:{> Andy

March 20, 2009 9:58 AM
 

Jeff said:

I was wanting help with doing what ChrisLumnah did. I know very little about writing T-SQL to get this accomplished. Does anyone have the code?

June 1, 2009 3:05 PM
 

David said:

I'm tired of Maintenance plan!!! Since SQL 7 they have been troublesome at best.

Since we're talking SQL2008, we may as well talk Powershell. ;-).  It's quite likely that SQL2008 will be installed on a Windows 2008 server and both of these products support Powershell natively.  And since deleting text files or backup files in the OS is not so much a SQL function, but more an OS function, let PS do the work.  One line of code, saved as a .ps1.  Call the .ps1 file from a SQL Agent job.  Done and dusted.  

PS code:

Get-Item "I:\Microsoft SQL Server\MSSQL.3\MSSQL\LOG" -recurse -include *.txt -exclude *dump*.txt | Where {($_.CreationTime -le $(Get-Date).AddDays(-30))} | Remove-Item -Force

Save this as a .ps1 file from notepad.

Call the ps1 file in a job as follows:

"C:\WINDOWS\system32\windowspowershell\v1.0\powershell.exe" "D:\Powershell\RemoveOldLogs.ps1"

This job step will be of type Operating System(CmdExec).  

Works 100%!

July 2, 2009 6:30 AM
 

David said:

Sorry, the above should be Get-ChildItem.  Get-Item can't have the -recurse switch.

I also called the above .ps1 file from an SSIS package.  Create an Execute Process task.  The executable is the path and name of powershell.exe.  The argument is the path and name of the .ps1 file.

July 3, 2009 12:03 AM
 

Brock said:

This can be used to get the @DeleteDate in one statement.

set @DeleteDate = CONVERT(nvarchar(19),DateAdd(hh, -24, GetDate()),126)

July 6, 2009 12:31 PM
 

Walter Brown said:

I am having a similar issue with xp_delete_file.

It does not recognize the file header of RedGate SQL Backup Files as backups and skips them.  So, I wonder if there is a workaround.  Is there another stored procedure that anyone knows up that will delete a file of any file type that could be executed instead of xp_delete_file?

September 17, 2009 2:58 PM
 

Manie Verster said:

Andy, this is what make it worthwhile to be a database administrator. You battle to get something right, search the net and voila! here is an article that helps! Thanks man!

October 23, 2009 8:58 AM
 

Tim said:

To Walter Brown,

How about using something like xp_cmdshell 'DEL d:\backups\*.bak'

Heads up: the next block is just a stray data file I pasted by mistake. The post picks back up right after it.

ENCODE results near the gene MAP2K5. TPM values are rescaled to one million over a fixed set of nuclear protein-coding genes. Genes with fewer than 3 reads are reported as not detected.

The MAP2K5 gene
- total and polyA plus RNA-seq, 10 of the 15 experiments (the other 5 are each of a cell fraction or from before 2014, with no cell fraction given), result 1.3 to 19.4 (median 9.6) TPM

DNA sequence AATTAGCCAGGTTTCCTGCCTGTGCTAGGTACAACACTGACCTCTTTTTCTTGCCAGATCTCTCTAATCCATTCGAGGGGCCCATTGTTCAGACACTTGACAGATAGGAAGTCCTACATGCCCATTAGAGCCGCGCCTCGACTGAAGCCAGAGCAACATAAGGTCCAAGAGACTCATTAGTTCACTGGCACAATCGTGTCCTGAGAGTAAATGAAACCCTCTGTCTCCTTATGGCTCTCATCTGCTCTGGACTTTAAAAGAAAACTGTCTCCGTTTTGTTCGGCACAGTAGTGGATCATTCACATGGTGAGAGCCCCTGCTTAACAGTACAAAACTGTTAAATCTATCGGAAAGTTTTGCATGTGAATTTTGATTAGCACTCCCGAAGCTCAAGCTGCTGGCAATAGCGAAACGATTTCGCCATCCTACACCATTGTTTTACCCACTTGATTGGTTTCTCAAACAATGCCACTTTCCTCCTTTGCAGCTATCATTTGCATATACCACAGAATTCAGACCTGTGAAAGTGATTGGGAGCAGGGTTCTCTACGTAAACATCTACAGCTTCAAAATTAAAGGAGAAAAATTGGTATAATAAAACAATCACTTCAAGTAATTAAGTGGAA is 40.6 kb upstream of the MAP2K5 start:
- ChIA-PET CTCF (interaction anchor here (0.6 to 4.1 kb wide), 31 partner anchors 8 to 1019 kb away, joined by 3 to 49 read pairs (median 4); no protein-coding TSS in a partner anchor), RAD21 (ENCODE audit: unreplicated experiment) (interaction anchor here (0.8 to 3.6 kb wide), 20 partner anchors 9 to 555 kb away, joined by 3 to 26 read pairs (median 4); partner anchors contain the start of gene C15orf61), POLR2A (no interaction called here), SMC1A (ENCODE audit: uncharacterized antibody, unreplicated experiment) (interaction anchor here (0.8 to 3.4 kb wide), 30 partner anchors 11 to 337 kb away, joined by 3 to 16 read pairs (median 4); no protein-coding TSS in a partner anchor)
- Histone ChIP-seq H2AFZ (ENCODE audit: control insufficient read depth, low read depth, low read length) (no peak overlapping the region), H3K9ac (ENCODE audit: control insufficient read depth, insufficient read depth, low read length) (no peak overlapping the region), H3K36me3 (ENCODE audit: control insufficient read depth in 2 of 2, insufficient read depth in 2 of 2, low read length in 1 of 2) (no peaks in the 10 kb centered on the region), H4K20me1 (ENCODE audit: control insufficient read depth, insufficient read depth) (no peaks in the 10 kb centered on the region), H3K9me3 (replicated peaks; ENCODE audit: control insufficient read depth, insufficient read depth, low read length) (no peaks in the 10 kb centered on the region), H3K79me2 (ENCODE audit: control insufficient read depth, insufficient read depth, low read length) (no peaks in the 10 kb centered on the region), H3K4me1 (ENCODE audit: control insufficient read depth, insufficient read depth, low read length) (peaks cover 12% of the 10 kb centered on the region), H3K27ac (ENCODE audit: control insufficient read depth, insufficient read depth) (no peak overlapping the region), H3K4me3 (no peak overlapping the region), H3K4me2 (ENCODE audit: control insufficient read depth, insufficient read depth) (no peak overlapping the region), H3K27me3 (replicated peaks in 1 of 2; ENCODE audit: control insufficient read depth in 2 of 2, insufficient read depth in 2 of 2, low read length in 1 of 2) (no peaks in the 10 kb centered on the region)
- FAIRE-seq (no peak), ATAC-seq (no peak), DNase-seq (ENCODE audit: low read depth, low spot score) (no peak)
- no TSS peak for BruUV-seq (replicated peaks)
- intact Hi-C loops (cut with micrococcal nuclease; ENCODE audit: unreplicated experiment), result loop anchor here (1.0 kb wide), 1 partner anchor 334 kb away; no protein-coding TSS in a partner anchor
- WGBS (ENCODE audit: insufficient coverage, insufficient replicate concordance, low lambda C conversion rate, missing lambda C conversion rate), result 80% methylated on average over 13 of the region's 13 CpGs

December 14, 2009 10:54 AM
 

Colin said:

Thanks for the script Andy, it helped me out a lot. Just a note: The deletion of the files only works on a single level down from the folder that you specified. So for example if you have a folder structure such as D:\Backups\Random Folder\Another Folder, then the script will only delete files in the "Backups" and "Random Folder" folders.

February 18, 2010 2:48 AM
 

Daniel Adeniji said:

Colin:

As the folder name (D:\Backups\Random Folder\Another Folder) as special chracters in it, did you try enclosing in double-quotes such as

EXECUTE master.dbo.xp_delete_file 0

     ,N'"E:\WSSLogs\Contains spaces "'

     ,N'log'

     ,@DeleteDate

     ,1

March 31, 2010 8:06 PM
 

Bev said:

Monty - RE: You can do a similar thing with the History Cleanup Task.

declare @dt datetime

set @dt = dateadd(m,-3,getdate())

EXEC sp_delete_backuphistory @oldest_date=@dt

How would I drop audittrace*.trc files caused by C2 settings?

April 15, 2010 11:21 AM
 

Rick Willemain said:

Very helpful ! Thanks

August 3, 2011 11:57 AM
 

Mab said:

Hi, I was trying to use xp_delete_file in one of my stored procedure. I was tryign to pass all the parameters like folderPath, FileType and Date to delete the files from specific folder. If I put FileType and Date as parameter with xp_delete_file, its works like

EXECUTE master.dbo.xp_delete_file 0,N'C:\Test\',@fileType,@cutoffDate,0

But if I try

EXECUTE master.dbo.xp_delete_file 0,@folderPath,@fileType,@cutoffDate,0

I get the error Msg 22049, Level 15, State 0, Line 0

Error executing extended stored procedure: Invalid Parameter

Any help will be appriciated

September 22, 2011 6:19 AM
 

Mab said:

I figured out what the problem was. The variables which I was declaring had the datatype NVARCHAR, where I should have delcare them as VARCHAR.

Thanks

September 23, 2011 7:04 AM
 

jhouston said:

We have noticed before when there has to be enought free space on disk equal to the size of the largest file being deleted else the procedure runs without error but doesn't do its work.

February 27, 2012 2:13 PM
 

Pelser said:

Because or MS taking away the server agent in the express versions I had to write a generic sp that gets called from the windows scheduler. Note the date format I use to pass to xp_delete_file:

ALTER PROCEDURE [dbo].[usp_daily_backups] @bakdrive VARCHAR(MAX),

                                 @db_name VARCHAR(100),

 @retention SMALLINT = NULL

AS

BEGIN

 DECLARE @file_ext CHAR(4) = '.bak'

 DECLARE @bak_name VARCHAR(100) = @db_name + REPLACE(CONVERT(VARCHAR(10),GETDATE(),120),'-','') + @file_ext

 DECLARE @create_dir VARCHAR(500) = @bakdrive + @db_name

 DECLARE @full_path VARCHAR(MAX) = @create_dir + '\' + @bak_name

 --###############################################

 --## Make note of the backup with a start date ##

 --###############################################

 EXEC xp_create_subdir @create_dir

 IF NOT EXISTS (SELECT d_backup_name FROM daily_backups WHERE d_backup_name = @bak_name)

   INSERT INTO daily_backups VALUES (@db_name,@bak_name,GETDATE(),NULL)

 --## Backup (Override)

 BACKUP DATABASE @db_name TO DISK = @full_path WITH FORMAT

 --## If succesful, update end date

 IF @@ERROR = 0

   UPDATE daily_backups SET d_dte_end = GETDATE() WHERE d_id = SCOPE_IDENTITY()